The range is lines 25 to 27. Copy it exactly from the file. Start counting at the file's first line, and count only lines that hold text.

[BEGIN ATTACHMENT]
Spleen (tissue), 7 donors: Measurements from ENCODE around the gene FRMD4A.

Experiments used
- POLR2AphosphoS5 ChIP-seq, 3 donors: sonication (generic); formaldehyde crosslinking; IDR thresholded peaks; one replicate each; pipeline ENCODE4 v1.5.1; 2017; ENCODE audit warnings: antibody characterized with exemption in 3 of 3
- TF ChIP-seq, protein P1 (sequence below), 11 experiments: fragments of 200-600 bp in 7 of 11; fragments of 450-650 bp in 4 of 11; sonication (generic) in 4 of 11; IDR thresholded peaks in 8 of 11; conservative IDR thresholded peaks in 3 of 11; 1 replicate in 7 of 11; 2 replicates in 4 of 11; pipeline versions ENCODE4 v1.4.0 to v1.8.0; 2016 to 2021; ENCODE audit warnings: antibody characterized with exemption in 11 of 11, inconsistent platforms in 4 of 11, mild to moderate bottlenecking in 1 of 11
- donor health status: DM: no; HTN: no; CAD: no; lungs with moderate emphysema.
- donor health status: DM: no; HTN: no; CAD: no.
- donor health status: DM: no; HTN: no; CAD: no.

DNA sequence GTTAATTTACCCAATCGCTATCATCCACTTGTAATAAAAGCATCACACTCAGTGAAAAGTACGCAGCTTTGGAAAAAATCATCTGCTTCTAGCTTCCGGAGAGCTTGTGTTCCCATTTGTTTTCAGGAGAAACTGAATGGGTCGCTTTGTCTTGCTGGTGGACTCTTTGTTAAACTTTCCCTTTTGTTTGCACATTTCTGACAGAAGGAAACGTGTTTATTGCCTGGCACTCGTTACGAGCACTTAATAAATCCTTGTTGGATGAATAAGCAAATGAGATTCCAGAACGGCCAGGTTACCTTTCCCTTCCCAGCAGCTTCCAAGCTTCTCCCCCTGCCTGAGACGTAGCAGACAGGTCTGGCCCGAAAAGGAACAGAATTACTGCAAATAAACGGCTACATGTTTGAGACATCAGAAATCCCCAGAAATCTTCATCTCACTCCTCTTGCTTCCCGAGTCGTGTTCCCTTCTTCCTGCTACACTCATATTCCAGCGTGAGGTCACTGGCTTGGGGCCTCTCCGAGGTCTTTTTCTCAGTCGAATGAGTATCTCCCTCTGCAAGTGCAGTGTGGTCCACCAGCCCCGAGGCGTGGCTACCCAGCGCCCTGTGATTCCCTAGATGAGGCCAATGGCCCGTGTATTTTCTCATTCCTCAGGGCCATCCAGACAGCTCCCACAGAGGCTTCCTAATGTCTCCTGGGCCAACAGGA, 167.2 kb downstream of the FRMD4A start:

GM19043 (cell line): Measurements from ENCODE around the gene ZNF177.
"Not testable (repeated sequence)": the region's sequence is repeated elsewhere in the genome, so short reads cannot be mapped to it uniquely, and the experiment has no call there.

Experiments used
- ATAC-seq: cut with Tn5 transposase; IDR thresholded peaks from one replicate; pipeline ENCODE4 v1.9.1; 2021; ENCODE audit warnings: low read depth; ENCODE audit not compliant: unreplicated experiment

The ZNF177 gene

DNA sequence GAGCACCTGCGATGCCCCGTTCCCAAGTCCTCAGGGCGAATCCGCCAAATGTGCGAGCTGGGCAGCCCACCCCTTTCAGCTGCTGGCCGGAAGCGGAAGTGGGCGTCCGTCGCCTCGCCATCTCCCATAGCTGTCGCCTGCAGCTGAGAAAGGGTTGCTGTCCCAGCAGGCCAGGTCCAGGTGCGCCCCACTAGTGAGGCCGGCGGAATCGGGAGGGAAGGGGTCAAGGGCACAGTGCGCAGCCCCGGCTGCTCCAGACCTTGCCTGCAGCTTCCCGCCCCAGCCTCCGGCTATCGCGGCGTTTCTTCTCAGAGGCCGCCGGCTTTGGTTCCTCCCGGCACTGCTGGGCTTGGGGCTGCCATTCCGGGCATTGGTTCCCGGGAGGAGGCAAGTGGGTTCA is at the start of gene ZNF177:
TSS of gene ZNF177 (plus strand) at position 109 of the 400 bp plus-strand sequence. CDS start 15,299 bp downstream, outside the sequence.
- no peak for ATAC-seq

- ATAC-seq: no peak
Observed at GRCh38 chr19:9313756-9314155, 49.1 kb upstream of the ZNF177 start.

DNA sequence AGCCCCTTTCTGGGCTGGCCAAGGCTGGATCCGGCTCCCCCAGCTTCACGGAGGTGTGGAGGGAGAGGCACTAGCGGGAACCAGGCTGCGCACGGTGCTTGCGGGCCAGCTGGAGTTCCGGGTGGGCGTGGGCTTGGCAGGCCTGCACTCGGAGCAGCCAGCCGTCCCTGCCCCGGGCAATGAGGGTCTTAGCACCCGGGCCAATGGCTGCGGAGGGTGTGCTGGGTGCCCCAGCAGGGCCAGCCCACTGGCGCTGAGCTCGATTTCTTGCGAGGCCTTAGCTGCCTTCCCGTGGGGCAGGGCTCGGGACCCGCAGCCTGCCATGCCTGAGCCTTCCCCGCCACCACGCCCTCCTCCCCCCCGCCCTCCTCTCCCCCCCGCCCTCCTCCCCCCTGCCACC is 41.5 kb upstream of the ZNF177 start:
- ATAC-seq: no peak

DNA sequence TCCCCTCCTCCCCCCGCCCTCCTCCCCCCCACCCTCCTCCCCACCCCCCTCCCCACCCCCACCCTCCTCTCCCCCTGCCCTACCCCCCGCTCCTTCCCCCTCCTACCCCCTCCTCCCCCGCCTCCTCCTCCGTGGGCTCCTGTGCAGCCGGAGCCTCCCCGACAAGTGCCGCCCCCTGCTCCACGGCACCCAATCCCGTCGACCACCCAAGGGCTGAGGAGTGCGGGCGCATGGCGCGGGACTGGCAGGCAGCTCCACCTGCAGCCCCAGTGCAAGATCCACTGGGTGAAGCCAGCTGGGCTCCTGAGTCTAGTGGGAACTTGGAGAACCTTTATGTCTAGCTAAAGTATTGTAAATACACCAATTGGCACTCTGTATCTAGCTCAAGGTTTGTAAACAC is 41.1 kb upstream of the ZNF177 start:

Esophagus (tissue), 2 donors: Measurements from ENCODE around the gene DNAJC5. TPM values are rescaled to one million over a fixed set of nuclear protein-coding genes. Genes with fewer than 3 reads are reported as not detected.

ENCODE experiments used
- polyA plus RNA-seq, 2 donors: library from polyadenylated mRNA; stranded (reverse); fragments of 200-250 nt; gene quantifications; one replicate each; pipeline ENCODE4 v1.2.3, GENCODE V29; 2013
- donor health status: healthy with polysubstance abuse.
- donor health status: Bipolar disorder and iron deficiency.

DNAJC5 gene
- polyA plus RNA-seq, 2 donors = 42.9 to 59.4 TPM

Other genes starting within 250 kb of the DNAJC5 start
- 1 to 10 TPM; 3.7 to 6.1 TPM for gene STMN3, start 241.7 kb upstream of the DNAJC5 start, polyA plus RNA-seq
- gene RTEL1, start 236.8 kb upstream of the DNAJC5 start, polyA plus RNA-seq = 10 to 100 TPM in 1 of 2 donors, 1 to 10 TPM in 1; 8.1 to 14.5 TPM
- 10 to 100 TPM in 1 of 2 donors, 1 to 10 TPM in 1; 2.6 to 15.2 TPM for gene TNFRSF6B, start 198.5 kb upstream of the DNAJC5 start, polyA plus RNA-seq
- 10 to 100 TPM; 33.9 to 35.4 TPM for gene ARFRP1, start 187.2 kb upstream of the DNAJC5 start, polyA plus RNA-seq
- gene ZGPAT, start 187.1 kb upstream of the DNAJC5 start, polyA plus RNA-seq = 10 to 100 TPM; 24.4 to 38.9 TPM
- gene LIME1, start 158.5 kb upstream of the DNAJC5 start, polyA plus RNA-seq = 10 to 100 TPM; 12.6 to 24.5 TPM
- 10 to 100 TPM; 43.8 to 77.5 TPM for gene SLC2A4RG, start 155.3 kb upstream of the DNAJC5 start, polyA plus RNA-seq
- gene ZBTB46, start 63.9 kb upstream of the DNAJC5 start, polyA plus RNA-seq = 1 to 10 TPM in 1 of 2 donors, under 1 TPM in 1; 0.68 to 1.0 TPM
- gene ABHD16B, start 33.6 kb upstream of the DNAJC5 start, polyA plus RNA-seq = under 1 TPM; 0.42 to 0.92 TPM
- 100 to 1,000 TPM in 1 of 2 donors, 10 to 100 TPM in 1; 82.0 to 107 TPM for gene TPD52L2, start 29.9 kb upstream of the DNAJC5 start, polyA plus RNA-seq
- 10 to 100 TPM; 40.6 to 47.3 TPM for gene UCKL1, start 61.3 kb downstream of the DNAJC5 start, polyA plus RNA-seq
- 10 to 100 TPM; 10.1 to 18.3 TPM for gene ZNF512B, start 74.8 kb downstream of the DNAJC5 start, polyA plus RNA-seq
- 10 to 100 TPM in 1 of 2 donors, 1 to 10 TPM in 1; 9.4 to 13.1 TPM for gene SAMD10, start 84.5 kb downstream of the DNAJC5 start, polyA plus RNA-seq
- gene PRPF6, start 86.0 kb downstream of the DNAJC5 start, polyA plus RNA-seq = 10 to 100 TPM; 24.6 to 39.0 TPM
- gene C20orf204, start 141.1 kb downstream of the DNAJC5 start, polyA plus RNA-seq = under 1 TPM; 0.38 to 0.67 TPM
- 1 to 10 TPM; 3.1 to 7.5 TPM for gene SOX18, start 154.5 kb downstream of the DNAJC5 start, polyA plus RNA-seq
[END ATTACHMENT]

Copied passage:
- donor health status: healthy with polysubstance abuse.
- donor health status: Bipolar disorder and iron deficiency.

DNAJC5 gene